Professionalism is crucial to the advancement of your career, both in college and beyond. It includes punctuality, preparation, attitude, participation, and a consistent willingness to assume personal responsibility.

Course Content:
This course will challenge you to analyze subjects about which you may have strong opinions. In addition, some of the materials that we will be reading/viewing may contain “mature content” and represent unconventional viewpoints regarding sexuality, race, politics, etc. If you object to reading about, writing about, and/or discussing such issues, it is recommended that you enroll in a different section of English 116.

Classroom Etiquette:
v Sexist, racist, and/or homophobic comments are offensive and inconsistent with an academic atmosphere; they will not be given a forum in this class.
v Please give your full attention with others are speaking. Also keep in mind that participating in discussions includes taking turns; even if you have a lot to say, give others the space to contribute too.
v Please do not pack up and leave until class is over.
v Please turn or silence all cell phones or other noisemakers.

Special Needs:
If you have special needs (vision or hearing difficulties, a learning difference, physical challenge, etc.), please let me know right away, and I will do my best to accommodate you. Contact your DSS specialist for the Academic Accommodations Form, and give me a copy, so I can make any necessary adjustment/s for you.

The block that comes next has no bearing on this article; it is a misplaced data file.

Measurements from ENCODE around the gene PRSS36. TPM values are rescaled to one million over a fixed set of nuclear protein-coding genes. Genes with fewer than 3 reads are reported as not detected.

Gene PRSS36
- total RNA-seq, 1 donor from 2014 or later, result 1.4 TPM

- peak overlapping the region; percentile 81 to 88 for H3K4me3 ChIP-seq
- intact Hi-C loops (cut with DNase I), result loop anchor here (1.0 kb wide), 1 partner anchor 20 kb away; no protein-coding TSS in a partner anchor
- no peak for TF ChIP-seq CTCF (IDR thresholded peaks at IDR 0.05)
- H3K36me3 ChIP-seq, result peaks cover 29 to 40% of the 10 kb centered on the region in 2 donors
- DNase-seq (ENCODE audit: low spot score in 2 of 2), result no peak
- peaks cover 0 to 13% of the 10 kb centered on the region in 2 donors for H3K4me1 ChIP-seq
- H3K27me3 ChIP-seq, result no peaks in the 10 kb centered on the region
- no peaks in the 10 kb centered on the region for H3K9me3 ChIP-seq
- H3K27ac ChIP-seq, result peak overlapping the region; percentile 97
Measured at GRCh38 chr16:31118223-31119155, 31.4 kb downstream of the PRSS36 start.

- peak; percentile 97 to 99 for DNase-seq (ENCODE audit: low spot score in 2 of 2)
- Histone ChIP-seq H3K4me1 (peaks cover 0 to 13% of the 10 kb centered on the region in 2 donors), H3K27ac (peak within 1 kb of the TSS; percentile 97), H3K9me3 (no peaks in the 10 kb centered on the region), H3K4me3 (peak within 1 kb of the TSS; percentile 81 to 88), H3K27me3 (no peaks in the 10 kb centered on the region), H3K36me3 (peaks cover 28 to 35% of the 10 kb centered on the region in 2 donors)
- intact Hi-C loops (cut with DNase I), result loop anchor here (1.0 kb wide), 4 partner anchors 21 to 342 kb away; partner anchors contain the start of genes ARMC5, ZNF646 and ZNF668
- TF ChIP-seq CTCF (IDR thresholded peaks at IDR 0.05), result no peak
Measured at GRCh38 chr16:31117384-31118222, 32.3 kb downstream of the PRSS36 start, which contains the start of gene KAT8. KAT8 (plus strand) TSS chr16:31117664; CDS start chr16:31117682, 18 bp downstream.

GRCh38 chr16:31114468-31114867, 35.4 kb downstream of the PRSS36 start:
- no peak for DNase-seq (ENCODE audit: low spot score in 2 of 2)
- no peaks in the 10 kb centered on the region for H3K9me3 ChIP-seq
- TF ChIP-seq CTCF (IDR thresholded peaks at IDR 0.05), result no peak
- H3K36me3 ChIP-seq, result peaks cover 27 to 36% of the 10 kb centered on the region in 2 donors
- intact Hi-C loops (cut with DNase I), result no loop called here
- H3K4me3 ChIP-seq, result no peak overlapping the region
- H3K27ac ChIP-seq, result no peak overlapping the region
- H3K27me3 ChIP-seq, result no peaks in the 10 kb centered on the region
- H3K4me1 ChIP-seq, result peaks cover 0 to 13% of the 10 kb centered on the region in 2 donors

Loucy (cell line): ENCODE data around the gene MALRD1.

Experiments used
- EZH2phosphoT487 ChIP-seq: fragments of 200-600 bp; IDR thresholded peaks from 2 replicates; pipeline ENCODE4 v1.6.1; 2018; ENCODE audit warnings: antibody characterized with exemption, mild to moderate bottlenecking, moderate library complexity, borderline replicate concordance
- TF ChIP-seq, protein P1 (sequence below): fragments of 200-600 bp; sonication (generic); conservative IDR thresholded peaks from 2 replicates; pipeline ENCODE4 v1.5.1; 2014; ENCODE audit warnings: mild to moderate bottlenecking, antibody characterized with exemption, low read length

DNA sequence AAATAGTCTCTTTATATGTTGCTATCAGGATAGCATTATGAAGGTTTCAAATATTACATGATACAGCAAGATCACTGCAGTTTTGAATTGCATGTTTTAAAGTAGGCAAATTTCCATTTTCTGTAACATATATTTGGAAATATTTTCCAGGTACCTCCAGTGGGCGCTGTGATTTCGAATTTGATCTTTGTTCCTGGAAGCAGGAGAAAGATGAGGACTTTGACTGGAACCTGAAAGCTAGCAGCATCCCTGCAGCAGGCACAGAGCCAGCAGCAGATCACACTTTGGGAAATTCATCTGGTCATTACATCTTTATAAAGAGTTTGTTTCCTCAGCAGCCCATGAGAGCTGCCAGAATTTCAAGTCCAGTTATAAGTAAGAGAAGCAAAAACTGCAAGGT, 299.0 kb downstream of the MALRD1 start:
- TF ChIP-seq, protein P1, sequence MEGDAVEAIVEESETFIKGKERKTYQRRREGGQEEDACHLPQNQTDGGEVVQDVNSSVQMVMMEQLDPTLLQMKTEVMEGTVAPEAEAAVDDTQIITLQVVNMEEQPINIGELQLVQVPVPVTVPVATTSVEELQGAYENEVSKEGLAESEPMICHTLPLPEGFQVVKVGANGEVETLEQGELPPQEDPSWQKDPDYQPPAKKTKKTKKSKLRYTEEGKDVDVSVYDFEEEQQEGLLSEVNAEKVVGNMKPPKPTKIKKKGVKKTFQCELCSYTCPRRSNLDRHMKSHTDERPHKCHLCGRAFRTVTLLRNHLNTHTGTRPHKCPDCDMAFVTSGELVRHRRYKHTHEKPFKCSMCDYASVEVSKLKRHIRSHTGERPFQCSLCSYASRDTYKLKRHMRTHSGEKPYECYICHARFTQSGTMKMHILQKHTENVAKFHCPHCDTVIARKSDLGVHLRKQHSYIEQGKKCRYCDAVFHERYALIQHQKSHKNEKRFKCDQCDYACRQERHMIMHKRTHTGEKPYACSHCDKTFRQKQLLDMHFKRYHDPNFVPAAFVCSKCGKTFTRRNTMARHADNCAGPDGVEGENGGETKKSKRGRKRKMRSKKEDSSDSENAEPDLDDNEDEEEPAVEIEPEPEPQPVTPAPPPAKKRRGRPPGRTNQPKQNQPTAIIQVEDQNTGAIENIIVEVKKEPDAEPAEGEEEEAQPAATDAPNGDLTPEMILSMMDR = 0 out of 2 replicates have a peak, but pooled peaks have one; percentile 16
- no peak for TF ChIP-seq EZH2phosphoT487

Writing Center:
English 116 assumes college-level writing proficiency, including the appropriate grammar and punctuation skills. If any aspect of your writing is not yet at this level, it is your responsibility to improve these skills through the use of campus resources like the Writing Center. By being enrolled in English 116, you are automatically enrolled in a non-credit, non-graded course for the Writing Center. To attend a tutoring session, bring the referral form (below) to the Writing Center, and you will be able to see a tutor depending on their availability. The Southwestern College Writing Center (420 Building) provides free tutoring to writers of all levels of ability on a walk-in basis. The purpose of the Writing Center is to guide and teach students rather than to “fix” papers; tutoring is designed to help you develop and refine skills that you will carry with you beyond a given assignment or course. The tutors will be happy to assist you at any stage of the writing process. You are required to visit the Writing Center at least
once for this class.

Academic Success Center Referral
To further your success, reinforce concepts, and achieve the stated learning objectives for this course, I refer you to Academic Success Center learning assistance services. You will be automatically enrolled in NC 3: Supervised Tutoring, a free noncredit course that does not appear on your transcripts. Services are located in the ASC (420), the Writing Center (420D), the Reading Center (420), Math Center (426), the Library/LRC Interdisciplinary Tutoring Lab, MESA, specialized on-campus School tutoring labs, the Higher Education Center, and the San Ysidro Education Center. Online learning materials and Online Writing Lab (OWL) are available at www.swccd.edu/~asc.”

*The course requirements are subject to change according to time constraints or other unforeseen occurrences.